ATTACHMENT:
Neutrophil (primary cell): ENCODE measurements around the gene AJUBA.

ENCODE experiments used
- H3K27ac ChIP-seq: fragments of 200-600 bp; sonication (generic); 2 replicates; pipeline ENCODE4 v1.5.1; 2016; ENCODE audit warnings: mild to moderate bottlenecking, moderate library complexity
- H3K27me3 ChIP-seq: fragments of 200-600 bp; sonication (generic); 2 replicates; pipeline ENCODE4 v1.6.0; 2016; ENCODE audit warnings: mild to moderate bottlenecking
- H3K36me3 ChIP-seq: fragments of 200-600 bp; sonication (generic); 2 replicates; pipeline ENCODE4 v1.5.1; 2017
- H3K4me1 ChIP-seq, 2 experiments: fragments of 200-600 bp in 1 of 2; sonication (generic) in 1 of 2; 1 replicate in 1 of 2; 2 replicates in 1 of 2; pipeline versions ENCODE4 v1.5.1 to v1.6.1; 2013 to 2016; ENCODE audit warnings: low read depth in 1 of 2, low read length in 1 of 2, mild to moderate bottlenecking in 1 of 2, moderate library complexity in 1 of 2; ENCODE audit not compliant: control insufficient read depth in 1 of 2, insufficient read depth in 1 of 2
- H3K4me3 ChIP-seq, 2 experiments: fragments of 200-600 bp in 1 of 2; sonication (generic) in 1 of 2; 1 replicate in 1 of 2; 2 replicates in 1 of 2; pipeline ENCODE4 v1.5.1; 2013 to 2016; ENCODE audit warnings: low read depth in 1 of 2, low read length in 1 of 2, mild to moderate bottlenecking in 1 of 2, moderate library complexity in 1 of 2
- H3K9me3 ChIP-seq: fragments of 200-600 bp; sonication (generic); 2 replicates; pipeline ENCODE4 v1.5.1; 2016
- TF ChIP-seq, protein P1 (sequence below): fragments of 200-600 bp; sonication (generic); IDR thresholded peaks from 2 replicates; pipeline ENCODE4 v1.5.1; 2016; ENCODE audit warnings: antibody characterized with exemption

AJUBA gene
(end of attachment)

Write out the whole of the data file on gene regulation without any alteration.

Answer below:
Neutrophil (primary cell): ENCODE measurements around the gene AJUBA.

ENCODE experiments used
- H3K27ac ChIP-seq: fragments of 200-600 bp; sonication (generic); 2 replicates; pipeline ENCODE4 v1.5.1; 2016; ENCODE audit warnings: mild to moderate bottlenecking, moderate library complexity
- H3K27me3 ChIP-seq: fragments of 200-600 bp; sonication (generic); 2 replicates; pipeline ENCODE4 v1.6.0; 2016; ENCODE audit warnings: mild to moderate bottlenecking
- H3K36me3 ChIP-seq: fragments of 200-600 bp; sonication (generic); 2 replicates; pipeline ENCODE4 v1.5.1; 2017
- H3K4me1 ChIP-seq, 2 experiments: fragments of 200-600 bp in 1 of 2; sonication (generic) in 1 of 2; 1 replicate in 1 of 2; 2 replicates in 1 of 2; pipeline versions ENCODE4 v1.5.1 to v1.6.1; 2013 to 2016; ENCODE audit warnings: low read depth in 1 of 2, low read length in 1 of 2, mild to moderate bottlenecking in 1 of 2, moderate library complexity in 1 of 2; ENCODE audit not compliant: control insufficient read depth in 1 of 2, insufficient read depth in 1 of 2
- H3K4me3 ChIP-seq, 2 experiments: fragments of 200-600 bp in 1 of 2; sonication (generic) in 1 of 2; 1 replicate in 1 of 2; 2 replicates in 1 of 2; pipeline ENCODE4 v1.5.1; 2013 to 2016; ENCODE audit warnings: low read depth in 1 of 2, low read length in 1 of 2, mild to moderate bottlenecking in 1 of 2, moderate library complexity in 1 of 2
- H3K9me3 ChIP-seq: fragments of 200-600 bp; sonication (generic); 2 replicates; pipeline ENCODE4 v1.5.1; 2016
- TF ChIP-seq, protein P1 (sequence below): fragments of 200-600 bp; sonication (generic); IDR thresholded peaks from 2 replicates; pipeline ENCODE4 v1.5.1; 2016; ENCODE audit warnings: antibody characterized with exemption

AJUBA gene